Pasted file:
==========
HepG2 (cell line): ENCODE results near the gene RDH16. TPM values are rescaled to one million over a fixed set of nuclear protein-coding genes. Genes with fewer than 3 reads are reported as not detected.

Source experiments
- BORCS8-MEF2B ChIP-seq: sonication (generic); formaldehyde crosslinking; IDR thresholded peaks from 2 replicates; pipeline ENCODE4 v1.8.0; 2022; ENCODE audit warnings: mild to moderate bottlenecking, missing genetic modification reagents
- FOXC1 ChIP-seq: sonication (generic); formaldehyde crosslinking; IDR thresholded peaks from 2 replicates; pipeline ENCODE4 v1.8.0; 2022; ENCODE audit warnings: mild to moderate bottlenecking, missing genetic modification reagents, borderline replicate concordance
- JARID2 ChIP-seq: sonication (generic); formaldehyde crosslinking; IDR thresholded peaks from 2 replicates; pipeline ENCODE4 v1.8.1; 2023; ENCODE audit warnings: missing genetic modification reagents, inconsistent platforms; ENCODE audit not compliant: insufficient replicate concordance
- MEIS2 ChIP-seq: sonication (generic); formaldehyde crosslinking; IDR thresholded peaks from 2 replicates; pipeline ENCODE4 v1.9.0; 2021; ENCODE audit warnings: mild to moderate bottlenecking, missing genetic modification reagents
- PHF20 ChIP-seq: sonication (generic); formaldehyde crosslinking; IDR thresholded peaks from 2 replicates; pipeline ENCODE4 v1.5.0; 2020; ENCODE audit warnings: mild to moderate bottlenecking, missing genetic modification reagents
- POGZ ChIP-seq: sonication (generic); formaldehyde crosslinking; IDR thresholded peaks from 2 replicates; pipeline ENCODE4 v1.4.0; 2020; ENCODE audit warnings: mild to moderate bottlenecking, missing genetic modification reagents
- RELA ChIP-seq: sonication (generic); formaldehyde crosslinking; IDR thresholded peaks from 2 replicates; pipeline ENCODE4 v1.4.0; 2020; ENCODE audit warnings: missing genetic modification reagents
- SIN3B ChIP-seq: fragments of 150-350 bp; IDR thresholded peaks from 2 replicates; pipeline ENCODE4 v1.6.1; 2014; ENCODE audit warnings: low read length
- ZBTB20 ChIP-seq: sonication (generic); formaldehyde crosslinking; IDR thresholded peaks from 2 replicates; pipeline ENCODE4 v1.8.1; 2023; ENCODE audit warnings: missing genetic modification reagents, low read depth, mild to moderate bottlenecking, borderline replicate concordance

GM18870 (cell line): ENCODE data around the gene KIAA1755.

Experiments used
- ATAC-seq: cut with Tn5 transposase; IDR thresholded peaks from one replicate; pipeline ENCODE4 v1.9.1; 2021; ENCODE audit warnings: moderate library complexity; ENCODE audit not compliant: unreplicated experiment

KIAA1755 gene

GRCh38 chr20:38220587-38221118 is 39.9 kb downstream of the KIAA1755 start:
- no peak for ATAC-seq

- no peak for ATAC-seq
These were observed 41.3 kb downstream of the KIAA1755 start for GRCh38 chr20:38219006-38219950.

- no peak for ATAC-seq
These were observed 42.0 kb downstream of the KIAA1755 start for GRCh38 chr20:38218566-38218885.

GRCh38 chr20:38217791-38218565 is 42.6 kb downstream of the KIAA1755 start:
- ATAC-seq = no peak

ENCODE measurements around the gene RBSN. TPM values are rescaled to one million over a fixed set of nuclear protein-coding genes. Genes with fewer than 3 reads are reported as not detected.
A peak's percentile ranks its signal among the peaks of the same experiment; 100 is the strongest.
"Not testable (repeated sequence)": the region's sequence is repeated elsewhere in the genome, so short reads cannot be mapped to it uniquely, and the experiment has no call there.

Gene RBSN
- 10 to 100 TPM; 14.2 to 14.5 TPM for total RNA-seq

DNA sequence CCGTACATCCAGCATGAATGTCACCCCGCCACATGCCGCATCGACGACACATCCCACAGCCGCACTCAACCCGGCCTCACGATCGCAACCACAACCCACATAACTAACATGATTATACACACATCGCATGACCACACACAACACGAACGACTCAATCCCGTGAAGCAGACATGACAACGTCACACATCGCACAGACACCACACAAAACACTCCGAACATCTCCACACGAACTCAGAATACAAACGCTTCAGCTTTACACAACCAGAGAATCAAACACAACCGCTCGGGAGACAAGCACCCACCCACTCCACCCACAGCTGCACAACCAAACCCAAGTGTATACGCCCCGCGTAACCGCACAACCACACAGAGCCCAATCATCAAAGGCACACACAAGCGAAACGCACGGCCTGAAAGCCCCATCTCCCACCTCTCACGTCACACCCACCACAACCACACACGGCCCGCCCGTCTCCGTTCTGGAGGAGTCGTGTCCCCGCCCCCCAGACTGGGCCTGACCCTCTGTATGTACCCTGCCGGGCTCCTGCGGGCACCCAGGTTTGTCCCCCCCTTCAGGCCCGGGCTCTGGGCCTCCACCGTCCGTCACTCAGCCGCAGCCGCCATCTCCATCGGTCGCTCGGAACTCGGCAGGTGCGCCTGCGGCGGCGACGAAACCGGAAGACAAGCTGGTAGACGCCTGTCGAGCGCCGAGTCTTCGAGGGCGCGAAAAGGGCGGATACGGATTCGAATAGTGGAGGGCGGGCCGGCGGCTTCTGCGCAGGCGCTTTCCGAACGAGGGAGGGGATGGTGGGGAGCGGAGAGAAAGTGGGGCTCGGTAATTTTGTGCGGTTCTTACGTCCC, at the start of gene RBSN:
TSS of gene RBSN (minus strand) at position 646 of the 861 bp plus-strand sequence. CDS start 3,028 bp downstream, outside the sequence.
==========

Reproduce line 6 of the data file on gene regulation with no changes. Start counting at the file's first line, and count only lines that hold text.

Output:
- MEIS2 ChIP-seq: sonication (generic); formaldehyde crosslinking; IDR thresholded peaks from 2 replicates; pipeline ENCODE4 v1.9.0; 2021; ENCODE audit warnings: mild to moderate bottlenecking, missing genetic modification reagents